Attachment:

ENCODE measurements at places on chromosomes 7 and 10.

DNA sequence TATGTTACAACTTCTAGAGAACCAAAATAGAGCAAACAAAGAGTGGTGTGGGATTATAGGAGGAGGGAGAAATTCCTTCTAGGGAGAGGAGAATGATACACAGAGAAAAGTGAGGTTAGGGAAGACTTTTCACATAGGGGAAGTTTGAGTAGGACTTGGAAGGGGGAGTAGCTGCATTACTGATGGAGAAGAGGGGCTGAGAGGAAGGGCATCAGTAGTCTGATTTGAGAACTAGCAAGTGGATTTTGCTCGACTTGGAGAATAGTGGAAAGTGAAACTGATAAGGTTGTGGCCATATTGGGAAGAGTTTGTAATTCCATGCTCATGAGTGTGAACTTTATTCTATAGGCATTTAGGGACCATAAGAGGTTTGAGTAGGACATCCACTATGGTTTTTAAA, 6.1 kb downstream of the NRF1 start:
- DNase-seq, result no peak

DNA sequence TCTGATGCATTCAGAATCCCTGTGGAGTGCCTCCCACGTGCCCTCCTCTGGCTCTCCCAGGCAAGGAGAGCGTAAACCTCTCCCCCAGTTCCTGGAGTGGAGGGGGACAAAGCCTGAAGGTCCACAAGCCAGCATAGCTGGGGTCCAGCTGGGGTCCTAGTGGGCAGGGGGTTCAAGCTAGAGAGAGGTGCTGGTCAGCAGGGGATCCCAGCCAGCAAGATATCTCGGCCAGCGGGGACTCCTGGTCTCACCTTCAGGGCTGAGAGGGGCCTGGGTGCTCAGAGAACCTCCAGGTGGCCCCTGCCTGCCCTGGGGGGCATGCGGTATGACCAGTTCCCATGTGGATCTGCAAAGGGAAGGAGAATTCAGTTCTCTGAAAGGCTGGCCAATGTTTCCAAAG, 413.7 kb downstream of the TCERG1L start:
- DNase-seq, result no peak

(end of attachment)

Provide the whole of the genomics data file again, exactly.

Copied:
ENCODE measurements at places on chromosomes 7 and 10.

DNA sequence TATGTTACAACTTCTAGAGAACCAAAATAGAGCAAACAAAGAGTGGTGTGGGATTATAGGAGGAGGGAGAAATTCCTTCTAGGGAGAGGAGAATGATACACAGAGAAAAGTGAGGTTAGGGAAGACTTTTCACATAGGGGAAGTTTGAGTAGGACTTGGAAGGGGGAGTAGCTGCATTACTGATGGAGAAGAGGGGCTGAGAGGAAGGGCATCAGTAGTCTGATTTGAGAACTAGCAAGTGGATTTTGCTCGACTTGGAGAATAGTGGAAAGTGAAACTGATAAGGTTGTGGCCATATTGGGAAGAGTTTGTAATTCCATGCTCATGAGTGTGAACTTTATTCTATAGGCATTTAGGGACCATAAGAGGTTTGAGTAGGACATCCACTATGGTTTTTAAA, 6.1 kb downstream of the NRF1 start:
- DNase-seq, result no peak

DNA sequence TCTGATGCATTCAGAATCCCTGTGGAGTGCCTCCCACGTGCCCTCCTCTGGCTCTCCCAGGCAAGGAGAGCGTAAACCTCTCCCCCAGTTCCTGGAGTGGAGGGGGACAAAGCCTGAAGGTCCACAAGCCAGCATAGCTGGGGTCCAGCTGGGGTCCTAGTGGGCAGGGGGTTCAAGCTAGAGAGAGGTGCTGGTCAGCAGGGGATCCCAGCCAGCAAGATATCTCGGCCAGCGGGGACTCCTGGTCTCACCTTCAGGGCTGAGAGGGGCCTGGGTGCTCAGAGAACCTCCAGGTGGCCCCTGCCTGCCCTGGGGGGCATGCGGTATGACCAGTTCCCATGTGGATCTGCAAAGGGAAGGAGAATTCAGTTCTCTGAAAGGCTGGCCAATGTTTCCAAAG, 413.7 kb downstream of the TCERG1L start:
- DNase-seq, result no peak